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I have the following code:

function Person(){
    this.age = 30;
}

function Stats(){
    this.age = 20
}

Stats.prototype = new Person();

var fred = new Person();


console.log(fred.age)

What I am trying to do is understand inheritance in Javascript, how can I do the above and get the age property in both stats and person?

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I don 't think I really understand your question. –  hugomg Mar 26 '12 at 12:50
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6 Answers 6

up vote 1 down vote accepted

You can't. JavaScript doesn't do classical inheritance, but rather Prototypal inheritance. Have a look at crockford's article on this (as well as many others.)

Since person is the prototype for stats anything that is part of the person prototype will be overridden by setting that attribute in the instantiated object.

But the cool part is that if you change the prototype, all objects which have that object as its prototype will receive the change.

There are some projects out there which try to shim classical inheritance into JavaScript, but rather than working against it, you should learn to embrace it.

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thanks for that, although it should not be it is rather hard to get my head around but thanks for your 2 cents on this or rather for me 2 dollars as it is useful. can you tell me the definition of prototype? will read douglas crockfords article as well. –  quinton Mar 26 '12 at 13:09
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In fact because of javascript have not classic object model, then you cannot get parent object ...

PS In your example "parent class" is Person, so when you create new person, parent will be object

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have a look at "Introduction to Object-Oriented JavaScript" in the MDN: https://developer.mozilla.org/en/Introduction_to_Object-Oriented_JavaScript

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JavaScript is nice enough to let you achieve what you want. Your use case requires that all constructors be invoked when a new type is created. Consider the following:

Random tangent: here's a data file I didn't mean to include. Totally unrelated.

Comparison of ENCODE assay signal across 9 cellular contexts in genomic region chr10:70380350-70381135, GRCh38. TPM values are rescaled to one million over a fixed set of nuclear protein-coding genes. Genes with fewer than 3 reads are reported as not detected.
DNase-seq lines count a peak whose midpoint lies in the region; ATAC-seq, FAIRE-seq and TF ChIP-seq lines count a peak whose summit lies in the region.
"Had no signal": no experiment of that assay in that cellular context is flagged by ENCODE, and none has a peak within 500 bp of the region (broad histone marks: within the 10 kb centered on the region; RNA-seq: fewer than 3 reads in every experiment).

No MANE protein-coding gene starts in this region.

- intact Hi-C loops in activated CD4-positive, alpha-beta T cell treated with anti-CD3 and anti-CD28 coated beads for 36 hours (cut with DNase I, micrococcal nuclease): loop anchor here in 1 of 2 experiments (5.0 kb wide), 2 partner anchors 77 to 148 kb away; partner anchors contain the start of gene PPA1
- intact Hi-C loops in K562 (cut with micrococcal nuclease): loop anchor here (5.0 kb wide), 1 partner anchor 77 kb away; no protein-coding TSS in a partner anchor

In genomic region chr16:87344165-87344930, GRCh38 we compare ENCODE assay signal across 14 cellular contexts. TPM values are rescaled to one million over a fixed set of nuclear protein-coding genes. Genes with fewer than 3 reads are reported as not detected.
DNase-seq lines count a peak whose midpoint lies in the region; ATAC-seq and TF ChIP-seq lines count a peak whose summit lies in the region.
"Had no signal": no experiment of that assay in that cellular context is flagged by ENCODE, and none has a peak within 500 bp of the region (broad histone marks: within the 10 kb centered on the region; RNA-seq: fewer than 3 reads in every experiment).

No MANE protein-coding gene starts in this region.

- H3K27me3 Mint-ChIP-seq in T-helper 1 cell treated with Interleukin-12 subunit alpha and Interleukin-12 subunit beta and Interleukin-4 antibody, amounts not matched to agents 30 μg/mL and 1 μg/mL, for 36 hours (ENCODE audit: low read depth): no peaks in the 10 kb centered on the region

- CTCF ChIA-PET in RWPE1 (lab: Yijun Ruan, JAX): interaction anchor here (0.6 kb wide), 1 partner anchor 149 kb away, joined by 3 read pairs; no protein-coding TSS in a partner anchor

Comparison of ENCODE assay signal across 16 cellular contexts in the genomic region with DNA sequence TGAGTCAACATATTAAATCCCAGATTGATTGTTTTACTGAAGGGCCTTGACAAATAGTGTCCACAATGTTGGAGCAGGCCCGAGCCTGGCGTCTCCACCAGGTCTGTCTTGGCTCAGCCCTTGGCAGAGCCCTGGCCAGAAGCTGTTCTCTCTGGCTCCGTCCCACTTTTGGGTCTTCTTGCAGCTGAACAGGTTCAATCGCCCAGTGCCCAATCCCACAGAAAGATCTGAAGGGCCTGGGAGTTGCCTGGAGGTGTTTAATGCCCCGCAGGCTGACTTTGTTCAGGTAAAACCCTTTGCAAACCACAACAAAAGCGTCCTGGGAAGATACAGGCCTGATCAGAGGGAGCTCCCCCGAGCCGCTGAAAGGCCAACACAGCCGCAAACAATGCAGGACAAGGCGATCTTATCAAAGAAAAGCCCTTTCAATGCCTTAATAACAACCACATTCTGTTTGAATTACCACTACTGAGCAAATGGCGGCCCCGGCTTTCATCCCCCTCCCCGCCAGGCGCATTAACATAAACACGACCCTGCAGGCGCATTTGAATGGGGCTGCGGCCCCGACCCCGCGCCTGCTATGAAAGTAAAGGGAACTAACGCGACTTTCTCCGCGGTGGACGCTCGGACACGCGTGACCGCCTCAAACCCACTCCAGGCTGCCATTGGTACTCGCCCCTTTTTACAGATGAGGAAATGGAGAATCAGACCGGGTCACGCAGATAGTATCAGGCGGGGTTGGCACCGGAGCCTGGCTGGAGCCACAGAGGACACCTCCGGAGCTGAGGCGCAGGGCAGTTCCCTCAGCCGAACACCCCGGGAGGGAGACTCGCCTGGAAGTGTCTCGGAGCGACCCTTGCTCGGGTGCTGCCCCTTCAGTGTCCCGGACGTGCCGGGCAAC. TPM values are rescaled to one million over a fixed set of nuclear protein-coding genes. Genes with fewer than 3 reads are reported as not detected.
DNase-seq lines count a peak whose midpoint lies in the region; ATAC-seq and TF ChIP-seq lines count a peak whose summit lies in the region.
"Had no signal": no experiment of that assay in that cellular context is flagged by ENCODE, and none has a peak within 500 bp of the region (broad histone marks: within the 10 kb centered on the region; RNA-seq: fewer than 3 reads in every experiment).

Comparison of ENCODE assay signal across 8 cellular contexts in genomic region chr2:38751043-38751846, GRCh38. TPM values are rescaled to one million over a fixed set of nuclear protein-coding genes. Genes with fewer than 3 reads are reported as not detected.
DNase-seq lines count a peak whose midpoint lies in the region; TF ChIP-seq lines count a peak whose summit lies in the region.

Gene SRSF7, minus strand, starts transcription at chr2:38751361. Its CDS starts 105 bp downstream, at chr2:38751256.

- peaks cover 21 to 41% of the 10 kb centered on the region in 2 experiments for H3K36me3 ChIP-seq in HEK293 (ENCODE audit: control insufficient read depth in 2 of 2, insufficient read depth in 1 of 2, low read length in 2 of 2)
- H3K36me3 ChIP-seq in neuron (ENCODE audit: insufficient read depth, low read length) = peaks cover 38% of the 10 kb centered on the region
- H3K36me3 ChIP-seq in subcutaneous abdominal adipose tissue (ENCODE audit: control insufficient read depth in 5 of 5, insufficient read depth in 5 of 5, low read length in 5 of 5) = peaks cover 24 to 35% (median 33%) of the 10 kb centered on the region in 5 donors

function defineClass(ctor, baseType) {

   function classFunction() {
       if (baseType) {
         baseType.apply(this);
       };
       ctor.apply(this);
   }

  if (baseType) {
     ctor.prototype = Object.create(baseType.prototype);
     ctor.prototype.constructor = ctor;
  }
     classFunction.prototype = Object.create(ctor.prototype);

     return classFunction;
 }

Now you can define your two types:

function fruit() { console.log("fruit ctor"); }

var apple = defineClass(function apple() { console.log("apple ctor"); }, fruit);

Create a new apple:

new apple;

Console:

= fruit ctor

= apple ctor

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Javascript supports both Classical and Prototypal Inheritance. Most other languages support only classical inheritance.

var person1 = {"fname" : "Amit", "lname":"Agar"};
var SubPerson = function(){};
SubPerson.prototype = person1;
var person2 = new SubPerson();

Reference javascript the good parts

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You can also use Object.getPrototypeOf(obj) as explained in this answer. But I had to amend your code to do this. I think you wanted to instantiate the Stats object, not its parent. Was that your intention?

function Person(){
    this.age = 30;
}

function Stats(){
    this.age = 20
}

Stats.prototype = new Person();

// Note that this is not your code example
var fred = new Stats();

console.log(fred.age)


console.log(Object.getPrototypeOf(fred).age);
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